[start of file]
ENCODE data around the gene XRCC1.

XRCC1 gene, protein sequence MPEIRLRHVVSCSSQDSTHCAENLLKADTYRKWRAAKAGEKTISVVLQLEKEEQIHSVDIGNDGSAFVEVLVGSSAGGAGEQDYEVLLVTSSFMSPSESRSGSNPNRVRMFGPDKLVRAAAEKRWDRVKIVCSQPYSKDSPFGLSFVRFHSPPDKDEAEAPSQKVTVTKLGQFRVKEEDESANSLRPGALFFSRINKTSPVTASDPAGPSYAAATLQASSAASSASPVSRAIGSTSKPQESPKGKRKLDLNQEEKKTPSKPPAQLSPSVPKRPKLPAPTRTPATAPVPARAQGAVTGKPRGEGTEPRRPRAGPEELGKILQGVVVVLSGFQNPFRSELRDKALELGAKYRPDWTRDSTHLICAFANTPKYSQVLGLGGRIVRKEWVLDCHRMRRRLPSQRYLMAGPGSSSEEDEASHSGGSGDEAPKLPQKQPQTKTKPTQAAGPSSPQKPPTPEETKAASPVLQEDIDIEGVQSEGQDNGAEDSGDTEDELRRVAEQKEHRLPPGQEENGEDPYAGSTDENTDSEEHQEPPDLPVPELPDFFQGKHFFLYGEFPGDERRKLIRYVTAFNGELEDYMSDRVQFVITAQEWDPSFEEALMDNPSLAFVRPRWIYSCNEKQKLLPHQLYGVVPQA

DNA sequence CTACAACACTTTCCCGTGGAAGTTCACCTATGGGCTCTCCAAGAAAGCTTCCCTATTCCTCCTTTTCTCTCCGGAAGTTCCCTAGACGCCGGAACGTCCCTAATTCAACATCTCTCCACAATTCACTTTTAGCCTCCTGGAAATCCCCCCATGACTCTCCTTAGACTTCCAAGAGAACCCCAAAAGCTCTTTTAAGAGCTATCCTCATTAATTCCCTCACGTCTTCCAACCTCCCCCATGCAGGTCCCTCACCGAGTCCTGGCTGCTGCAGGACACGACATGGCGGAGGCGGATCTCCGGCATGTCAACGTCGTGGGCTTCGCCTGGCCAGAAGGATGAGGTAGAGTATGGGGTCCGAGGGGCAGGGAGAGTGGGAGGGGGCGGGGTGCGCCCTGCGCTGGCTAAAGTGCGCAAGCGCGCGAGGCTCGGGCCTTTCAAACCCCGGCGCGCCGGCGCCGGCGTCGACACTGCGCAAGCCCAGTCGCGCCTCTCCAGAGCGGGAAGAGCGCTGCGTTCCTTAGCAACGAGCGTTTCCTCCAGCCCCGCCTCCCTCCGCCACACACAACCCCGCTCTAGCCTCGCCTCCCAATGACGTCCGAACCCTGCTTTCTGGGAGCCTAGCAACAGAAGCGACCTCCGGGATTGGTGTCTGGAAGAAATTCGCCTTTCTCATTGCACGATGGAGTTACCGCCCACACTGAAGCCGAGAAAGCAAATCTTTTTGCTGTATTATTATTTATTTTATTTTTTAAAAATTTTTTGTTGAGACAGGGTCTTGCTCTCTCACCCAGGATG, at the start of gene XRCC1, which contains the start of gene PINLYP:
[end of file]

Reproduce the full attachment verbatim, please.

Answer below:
ENCODE data around the gene XRCC1.

XRCC1 gene, protein sequence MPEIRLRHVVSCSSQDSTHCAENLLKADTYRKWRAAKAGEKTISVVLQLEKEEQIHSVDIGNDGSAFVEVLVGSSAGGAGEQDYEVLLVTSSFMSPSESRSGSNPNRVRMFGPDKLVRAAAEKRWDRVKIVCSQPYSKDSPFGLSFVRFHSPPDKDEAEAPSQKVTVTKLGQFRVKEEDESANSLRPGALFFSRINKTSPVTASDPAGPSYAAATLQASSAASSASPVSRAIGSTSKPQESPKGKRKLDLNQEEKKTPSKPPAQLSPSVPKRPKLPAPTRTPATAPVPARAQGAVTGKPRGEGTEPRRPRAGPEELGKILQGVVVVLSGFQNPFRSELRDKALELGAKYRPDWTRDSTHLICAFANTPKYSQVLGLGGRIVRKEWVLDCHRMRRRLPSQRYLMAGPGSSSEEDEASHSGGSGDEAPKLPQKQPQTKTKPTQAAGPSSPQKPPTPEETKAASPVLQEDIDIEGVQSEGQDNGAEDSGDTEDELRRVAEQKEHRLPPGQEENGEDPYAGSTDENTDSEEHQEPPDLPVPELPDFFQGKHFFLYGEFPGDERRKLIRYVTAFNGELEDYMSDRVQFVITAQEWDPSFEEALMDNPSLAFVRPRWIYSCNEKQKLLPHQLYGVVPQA

DNA sequence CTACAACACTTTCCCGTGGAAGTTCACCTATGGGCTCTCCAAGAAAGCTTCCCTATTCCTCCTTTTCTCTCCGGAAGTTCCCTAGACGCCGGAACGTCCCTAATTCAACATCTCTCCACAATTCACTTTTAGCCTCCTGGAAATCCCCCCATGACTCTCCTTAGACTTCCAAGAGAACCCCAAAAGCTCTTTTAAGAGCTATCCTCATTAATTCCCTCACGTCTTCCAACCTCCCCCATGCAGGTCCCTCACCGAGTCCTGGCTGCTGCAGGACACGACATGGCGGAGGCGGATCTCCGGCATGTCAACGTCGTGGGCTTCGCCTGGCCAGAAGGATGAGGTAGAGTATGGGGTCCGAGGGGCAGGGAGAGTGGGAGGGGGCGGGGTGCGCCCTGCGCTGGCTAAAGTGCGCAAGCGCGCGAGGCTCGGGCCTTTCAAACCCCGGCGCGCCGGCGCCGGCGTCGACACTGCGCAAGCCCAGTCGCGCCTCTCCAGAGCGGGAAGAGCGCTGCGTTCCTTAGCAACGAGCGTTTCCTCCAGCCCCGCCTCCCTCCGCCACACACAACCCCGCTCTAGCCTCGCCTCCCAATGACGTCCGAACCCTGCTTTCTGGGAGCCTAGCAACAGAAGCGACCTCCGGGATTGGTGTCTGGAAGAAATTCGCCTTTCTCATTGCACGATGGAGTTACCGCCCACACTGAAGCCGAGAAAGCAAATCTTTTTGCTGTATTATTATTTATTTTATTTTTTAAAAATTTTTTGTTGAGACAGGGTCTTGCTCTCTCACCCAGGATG, at the start of gene XRCC1, which contains the start of gene PINLYP: